Well, “tear” is a bit euphemistic. The problem with my hem is less of a tear and more of a massive, unbearable gash in the green satin. This is why I can’t have nice things.
In the last month, I’ve discovered that I’m utterly useless at a ball. In fact, when I received Lady B’s invitation, I very nearly turned it down, knowing that precisely this kind of thing would happen. Torn hem, ratafia dumped down the back of Wellington’s coat, accidentally speaking my mind, it’s all entirely possible when I’m in attendance.
So, to be completely honest, I was pretty happy when Lady B peered meaningfully at my hem, trailing hopelessly along behind me, and pointed in the direction of the ladies’ salon. Salvation! Entering, I find myself a too-dainty chair in the corner of the miraculously empty room, and perch nervously while considering my next course of action.
My feet are killing me. The shoes are gorgeous…but painful. I will never learn that particular lesson. I’m cursing sadistic footwear designers when I realize I’m no longer alone.
There’s a girl standing just inside a door I hadn’t noticed, wide-eyed. It takes me a moment to realize that her surprise has nothing to do with my being there, and a great deal to do with my being foul-mouthed. I smile, trying to impress upon her that I was not, in fact, raised by wolves (indeed, I was raised by a rather proper English mother, who would be *horrified* to hear her youngest child cursing like a sailor).
“Hi!” I say, brightly.
She does not seem convinced. She dips a curtsy and looks away, rushing to a nearby table where a lovely carved ebony box sits. She opens the box and busies herself with the contents.
She casts a look over her shoulder that telegraphs shock more than anything else. “Miss,” she says, turning away again before she lifts a spool of green thread from the box and says, “May I help you with your hem?”
“You don’t have to stand on ceremony with me,” I say, feeling more than a little bit uncomfortable as she crouches at my feet. “If you give me the thread, I can repair it. I took Home Ec. in the 9th Grade. Mrs. Iacobucci would be thrilled that I finally have a chance to use my knowledge of seamstressing.”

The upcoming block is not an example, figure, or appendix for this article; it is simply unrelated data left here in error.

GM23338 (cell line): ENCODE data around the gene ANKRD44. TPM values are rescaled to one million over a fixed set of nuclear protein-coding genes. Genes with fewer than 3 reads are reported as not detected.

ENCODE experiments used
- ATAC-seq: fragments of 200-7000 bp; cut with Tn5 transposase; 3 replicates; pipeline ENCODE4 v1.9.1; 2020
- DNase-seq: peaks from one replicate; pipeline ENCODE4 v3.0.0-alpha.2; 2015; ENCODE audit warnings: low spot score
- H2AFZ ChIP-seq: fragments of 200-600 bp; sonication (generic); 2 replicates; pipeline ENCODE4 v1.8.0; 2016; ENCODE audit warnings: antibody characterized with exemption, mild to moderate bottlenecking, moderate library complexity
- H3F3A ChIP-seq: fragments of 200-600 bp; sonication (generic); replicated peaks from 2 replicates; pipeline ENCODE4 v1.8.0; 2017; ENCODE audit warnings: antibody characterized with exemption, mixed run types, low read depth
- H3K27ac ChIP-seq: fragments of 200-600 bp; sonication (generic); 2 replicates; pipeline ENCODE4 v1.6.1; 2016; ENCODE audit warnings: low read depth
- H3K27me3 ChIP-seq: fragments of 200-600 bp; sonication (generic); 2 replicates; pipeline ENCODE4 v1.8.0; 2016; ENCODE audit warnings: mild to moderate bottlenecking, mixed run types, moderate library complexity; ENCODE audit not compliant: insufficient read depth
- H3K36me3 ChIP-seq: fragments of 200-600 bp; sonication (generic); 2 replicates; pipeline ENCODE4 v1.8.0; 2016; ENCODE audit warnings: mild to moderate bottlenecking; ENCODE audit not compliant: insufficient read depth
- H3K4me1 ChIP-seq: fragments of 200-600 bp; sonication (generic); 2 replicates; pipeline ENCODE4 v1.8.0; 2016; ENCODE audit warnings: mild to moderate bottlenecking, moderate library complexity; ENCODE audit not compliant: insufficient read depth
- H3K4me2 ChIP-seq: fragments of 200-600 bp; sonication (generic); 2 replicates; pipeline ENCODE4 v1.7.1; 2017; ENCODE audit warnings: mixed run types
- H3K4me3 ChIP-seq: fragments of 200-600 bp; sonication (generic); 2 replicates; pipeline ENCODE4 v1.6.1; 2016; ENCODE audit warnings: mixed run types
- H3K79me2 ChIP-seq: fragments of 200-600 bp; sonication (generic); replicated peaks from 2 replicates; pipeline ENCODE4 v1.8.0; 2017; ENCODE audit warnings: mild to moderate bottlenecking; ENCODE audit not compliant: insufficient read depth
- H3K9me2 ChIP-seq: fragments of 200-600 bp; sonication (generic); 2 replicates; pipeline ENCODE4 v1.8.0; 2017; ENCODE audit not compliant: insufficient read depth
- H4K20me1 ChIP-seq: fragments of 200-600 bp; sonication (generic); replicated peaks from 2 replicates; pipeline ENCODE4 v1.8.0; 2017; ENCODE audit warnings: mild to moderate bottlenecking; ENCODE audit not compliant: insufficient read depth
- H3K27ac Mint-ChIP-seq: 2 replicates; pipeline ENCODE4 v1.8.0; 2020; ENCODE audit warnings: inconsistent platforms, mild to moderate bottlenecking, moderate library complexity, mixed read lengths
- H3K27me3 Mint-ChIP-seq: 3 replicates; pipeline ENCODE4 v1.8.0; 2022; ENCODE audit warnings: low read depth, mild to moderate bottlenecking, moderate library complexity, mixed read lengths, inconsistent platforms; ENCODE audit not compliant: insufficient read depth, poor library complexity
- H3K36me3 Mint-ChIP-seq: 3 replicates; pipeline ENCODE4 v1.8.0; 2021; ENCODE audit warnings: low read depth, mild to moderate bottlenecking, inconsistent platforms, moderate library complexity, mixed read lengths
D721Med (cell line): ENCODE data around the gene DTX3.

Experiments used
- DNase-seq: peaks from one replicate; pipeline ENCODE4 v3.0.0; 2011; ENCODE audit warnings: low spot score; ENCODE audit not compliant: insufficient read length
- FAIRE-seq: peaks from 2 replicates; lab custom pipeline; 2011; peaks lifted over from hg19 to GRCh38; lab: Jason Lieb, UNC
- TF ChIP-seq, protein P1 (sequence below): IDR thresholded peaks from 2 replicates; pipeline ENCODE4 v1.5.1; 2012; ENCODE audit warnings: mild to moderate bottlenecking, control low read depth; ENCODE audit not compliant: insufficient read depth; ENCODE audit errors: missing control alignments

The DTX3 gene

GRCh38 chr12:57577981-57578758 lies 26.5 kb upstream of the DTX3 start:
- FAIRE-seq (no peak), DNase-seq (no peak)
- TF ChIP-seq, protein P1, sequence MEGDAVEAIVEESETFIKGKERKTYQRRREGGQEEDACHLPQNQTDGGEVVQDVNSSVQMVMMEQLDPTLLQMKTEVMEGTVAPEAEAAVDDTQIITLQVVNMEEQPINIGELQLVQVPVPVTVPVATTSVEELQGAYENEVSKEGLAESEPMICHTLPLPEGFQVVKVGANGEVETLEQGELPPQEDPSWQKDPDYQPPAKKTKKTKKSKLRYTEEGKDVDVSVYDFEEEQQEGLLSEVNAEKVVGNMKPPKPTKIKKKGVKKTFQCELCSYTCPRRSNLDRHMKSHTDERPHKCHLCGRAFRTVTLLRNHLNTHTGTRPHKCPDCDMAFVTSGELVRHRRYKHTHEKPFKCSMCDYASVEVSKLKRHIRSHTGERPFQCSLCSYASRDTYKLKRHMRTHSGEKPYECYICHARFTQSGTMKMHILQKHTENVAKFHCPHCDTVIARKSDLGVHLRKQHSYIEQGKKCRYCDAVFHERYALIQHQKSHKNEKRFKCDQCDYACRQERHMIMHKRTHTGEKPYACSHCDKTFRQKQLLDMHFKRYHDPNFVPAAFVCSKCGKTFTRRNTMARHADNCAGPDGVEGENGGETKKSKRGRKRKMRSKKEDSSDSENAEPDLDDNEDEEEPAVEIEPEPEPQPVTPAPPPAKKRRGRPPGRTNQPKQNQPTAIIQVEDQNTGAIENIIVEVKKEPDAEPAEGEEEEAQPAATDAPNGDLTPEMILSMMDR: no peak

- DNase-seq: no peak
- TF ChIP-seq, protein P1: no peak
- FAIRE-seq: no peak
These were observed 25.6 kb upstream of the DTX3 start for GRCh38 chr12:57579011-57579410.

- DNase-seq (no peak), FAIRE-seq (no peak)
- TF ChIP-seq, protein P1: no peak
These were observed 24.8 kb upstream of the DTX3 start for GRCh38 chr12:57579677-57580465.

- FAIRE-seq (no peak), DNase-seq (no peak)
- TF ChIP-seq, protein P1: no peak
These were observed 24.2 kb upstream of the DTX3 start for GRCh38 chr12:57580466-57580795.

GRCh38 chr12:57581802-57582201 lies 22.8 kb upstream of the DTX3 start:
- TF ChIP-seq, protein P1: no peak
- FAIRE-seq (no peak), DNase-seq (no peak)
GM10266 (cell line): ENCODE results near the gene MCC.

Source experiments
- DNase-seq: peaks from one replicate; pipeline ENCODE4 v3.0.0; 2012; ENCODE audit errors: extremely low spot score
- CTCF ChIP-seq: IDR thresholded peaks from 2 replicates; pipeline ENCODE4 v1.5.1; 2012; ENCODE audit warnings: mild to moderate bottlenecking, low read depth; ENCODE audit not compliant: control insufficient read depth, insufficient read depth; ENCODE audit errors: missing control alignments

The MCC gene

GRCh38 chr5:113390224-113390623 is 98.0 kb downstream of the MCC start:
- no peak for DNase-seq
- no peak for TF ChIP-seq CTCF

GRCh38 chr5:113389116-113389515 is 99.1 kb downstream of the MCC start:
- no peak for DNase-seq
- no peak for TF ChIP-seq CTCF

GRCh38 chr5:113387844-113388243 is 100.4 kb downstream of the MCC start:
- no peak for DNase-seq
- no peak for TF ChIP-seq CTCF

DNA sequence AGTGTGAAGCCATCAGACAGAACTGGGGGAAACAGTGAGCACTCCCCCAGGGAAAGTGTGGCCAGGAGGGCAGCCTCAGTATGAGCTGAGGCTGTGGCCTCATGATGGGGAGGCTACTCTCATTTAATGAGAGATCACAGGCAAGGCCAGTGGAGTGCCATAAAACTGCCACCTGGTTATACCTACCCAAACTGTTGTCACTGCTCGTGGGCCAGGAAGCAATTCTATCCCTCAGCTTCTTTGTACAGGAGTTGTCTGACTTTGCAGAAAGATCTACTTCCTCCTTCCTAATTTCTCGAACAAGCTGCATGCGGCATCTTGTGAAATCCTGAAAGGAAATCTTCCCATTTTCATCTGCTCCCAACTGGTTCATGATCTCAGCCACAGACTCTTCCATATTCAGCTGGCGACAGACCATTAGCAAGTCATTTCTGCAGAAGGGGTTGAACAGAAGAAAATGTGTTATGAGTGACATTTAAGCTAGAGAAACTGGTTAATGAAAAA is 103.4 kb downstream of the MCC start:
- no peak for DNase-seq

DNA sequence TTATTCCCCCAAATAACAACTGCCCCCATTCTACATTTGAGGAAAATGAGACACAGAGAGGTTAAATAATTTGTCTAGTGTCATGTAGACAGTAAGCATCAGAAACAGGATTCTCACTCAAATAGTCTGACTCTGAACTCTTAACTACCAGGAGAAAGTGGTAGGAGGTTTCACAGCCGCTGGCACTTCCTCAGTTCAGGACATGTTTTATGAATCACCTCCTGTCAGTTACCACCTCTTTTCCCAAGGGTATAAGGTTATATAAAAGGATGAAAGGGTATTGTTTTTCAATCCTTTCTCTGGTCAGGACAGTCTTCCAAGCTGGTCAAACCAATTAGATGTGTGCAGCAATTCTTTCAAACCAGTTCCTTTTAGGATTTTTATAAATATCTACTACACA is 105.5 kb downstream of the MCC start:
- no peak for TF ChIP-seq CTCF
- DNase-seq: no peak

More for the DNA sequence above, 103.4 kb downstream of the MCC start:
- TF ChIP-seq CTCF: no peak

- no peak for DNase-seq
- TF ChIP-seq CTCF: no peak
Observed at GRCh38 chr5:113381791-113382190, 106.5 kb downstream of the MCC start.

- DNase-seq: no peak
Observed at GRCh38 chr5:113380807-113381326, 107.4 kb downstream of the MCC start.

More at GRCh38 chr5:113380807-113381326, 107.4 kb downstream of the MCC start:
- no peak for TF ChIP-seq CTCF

The young woman squints up at me, as though I am speaking in another language. Of course, I am speaking in another language. She doesn’t know what Home Ec is. Or the 9th Grade. And Home Ec. Teachers from Lincoln, Rhode Island, well…
I hurry to repair my verbal damage. “Mrs. Iacobucci is a rather talented seamstress where I come from. She’s Italian.”
Understanding flashes in the young lady’s eyes. “Italians are very well thought of as modistes, I hear.”
“Oh yes. And other projects as well…This one taught me how to sew a stuffed S.”
The maid blinks.
I soldier on. “It’s quite difficult, you know. An S is one long curve.”
Now she clearly thinks I’m mad. “Yes, ma’am.” She turns back to my hem and begins to sew.
I lean my chin on my hand and watch for a bit. This girl is a pro. “What’s your name?”
She blushes. “Maggie, ma’am.”
I could do without the ma’am, frankly, but I let it slide. “It’s nice to meet you, Maggie.” She sews. I press on. “How many of these do you repair on a given night?”
She looks up at me, clearly surprised that I’m taking an interest in her. After all, no one takes interest in the maids in ladies’ salons. Except writers, I think. Writers know that maids in ladies’ salons know EVERYTHING.